Windows to the  universe:  Mapping the values of the Galloway Forest Dark Sky Park
PhD Research

An interdisciplinary PhD research project at University of Glasgow in the School of Geographical & Earth Sciences, with the collaboration and support of Forest Research Scotland and the Galloway Forest Dark Sky Park. The project ran from 2016–2020 and will be published by thesis in early 2024.

The project explores the values of International Dark Sky Places, designated areas where communities have pledged to conserve the natural darkness of the night sky. The Galloway Forest Dark Sky Park is one such place, awarded with gold tier status from the International Dark-Sky Association in 2009. My project mapped the lifeworlds of the Dark Sky Park, its unique approach to dark skies practice, and the various people, places and practices (human and non-human) that shape and sustain it.

My approach blends site-based ethnography, qualitative research methods and creative enquiry. Following the written thesis, I am developing an alternative Field Guide for the Dark Sky Park, which invites practitioners and stakeholders to explore the different ways we might experience and care-take dark sky landscapes.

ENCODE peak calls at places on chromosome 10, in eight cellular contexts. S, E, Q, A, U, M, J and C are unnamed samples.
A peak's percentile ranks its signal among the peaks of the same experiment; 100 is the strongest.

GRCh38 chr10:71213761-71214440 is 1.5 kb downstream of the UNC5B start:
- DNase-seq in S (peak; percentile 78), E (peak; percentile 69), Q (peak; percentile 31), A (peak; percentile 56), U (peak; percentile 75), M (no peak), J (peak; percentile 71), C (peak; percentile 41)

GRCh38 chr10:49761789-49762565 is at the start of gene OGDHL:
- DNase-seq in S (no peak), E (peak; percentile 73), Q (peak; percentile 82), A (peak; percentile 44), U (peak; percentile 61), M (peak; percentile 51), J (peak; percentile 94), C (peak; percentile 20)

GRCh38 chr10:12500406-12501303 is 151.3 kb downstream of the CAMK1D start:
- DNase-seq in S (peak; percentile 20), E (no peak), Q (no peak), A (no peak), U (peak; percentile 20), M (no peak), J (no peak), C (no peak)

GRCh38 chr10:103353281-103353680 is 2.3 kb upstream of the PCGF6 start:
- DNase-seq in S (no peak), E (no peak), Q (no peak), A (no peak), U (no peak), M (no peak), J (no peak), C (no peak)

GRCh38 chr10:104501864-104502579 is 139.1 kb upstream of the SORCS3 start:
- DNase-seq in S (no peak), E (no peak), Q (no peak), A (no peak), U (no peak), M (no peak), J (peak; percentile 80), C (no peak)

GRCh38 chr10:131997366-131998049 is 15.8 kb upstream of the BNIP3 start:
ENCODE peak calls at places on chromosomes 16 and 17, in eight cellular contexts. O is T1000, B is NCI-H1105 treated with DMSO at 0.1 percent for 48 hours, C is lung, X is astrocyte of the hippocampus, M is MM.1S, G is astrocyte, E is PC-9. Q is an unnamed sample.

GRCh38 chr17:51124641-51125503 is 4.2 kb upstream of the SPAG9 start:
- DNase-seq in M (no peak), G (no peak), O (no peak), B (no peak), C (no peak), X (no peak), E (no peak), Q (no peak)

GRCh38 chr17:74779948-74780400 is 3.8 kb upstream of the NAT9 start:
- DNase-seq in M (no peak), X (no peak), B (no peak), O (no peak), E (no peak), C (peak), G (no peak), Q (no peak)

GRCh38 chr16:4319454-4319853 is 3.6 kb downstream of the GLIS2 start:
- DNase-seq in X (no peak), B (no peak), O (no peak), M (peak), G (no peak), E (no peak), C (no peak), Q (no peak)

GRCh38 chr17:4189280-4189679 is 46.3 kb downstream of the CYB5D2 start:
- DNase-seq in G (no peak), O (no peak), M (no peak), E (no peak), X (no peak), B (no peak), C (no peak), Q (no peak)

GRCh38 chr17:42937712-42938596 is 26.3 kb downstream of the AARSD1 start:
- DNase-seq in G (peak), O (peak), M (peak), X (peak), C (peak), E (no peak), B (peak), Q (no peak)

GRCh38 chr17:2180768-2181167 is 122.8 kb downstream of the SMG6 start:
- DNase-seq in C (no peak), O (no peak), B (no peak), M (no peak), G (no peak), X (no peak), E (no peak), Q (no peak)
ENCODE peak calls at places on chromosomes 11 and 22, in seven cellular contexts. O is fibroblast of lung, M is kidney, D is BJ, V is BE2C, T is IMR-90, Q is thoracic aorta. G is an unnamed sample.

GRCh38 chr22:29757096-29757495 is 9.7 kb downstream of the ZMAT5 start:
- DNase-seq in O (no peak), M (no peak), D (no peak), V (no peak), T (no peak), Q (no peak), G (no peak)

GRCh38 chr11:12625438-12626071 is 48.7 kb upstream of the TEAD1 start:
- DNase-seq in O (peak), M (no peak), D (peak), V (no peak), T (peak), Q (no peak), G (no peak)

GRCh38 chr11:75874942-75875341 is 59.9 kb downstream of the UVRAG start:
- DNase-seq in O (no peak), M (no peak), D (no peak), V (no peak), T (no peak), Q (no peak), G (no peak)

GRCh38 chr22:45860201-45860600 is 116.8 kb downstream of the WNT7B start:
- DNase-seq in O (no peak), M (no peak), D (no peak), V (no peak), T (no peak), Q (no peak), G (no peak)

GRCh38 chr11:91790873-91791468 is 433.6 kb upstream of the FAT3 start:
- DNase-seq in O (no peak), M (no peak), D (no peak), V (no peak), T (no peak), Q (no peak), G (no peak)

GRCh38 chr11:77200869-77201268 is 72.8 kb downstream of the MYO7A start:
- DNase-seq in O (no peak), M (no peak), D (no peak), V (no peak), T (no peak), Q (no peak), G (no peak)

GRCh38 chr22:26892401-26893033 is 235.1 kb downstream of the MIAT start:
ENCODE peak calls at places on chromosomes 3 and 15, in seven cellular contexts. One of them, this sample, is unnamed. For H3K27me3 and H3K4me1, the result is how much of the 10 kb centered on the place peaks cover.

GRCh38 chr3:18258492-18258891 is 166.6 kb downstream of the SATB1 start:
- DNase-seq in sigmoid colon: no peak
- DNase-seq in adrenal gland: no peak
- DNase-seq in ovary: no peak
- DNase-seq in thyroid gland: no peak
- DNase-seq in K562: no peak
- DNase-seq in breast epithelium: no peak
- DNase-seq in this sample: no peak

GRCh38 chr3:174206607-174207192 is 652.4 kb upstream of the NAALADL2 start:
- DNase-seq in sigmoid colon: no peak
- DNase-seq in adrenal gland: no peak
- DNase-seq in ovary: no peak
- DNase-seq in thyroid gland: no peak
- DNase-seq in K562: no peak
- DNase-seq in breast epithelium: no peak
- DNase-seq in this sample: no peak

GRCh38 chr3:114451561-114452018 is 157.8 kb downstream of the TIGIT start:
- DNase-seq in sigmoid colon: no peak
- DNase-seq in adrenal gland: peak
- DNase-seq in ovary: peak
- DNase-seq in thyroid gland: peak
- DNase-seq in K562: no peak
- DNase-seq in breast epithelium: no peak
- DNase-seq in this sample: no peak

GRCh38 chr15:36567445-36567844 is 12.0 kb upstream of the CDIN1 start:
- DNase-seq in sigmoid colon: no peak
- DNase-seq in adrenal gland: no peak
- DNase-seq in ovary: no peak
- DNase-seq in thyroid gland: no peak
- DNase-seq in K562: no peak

My research will be published by thesis in early 2024. Shorter pieces of writing drawn from this project are available to read here:

Creative approaches to dark skies research: a dialogue between two artist-researchers, in Dark Skies: Places, Practices, Communities. 2024. Co-written with Helen McGhie. eds. Nick Dunn & Tim Edensor [open access]

Contact Zones: The Galloway Forest Dark Sky Park as Creative Milieu, in Rethinking Darkness: Cultures, Histories, Practices. 2021. eds. Nick Dunn & Tim Edensor.

© Natalie Marr 2024